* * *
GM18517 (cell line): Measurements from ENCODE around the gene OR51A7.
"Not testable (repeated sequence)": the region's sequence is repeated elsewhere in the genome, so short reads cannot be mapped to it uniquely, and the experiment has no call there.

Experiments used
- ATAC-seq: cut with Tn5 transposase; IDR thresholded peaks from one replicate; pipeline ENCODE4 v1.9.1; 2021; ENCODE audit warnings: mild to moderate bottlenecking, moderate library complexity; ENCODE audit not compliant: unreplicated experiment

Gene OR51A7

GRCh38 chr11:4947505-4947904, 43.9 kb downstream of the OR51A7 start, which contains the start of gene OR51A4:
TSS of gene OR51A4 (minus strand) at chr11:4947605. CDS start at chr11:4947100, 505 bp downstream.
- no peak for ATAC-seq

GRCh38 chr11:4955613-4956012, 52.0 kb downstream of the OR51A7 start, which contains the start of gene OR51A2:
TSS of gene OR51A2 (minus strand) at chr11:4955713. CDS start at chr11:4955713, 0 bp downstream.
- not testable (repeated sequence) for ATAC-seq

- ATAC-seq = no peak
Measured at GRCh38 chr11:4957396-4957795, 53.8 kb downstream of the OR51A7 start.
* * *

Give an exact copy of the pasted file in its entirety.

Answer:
GM18517 (cell line): Measurements from ENCODE around the gene OR51A7.
"Not testable (repeated sequence)": the region's sequence is repeated elsewhere in the genome, so short reads cannot be mapped to it uniquely, and the experiment has no call there.

Experiments used
- ATAC-seq: cut with Tn5 transposase; IDR thresholded peaks from one replicate; pipeline ENCODE4 v1.9.1; 2021; ENCODE audit warnings: mild to moderate bottlenecking, moderate library complexity; ENCODE audit not compliant: unreplicated experiment

Gene OR51A7

GRCh38 chr11:4947505-4947904, 43.9 kb downstream of the OR51A7 start, which contains the start of gene OR51A4:
TSS of gene OR51A4 (minus strand) at chr11:4947605. CDS start at chr11:4947100, 505 bp downstream.
- no peak for ATAC-seq

GRCh38 chr11:4955613-4956012, 52.0 kb downstream of the OR51A7 start, which contains the start of gene OR51A2:
TSS of gene OR51A2 (minus strand) at chr11:4955713. CDS start at chr11:4955713, 0 bp downstream.
- not testable (repeated sequence) for ATAC-seq

- ATAC-seq = no peak
Measured at GRCh38 chr11:4957396-4957795, 53.8 kb downstream of the OR51A7 start.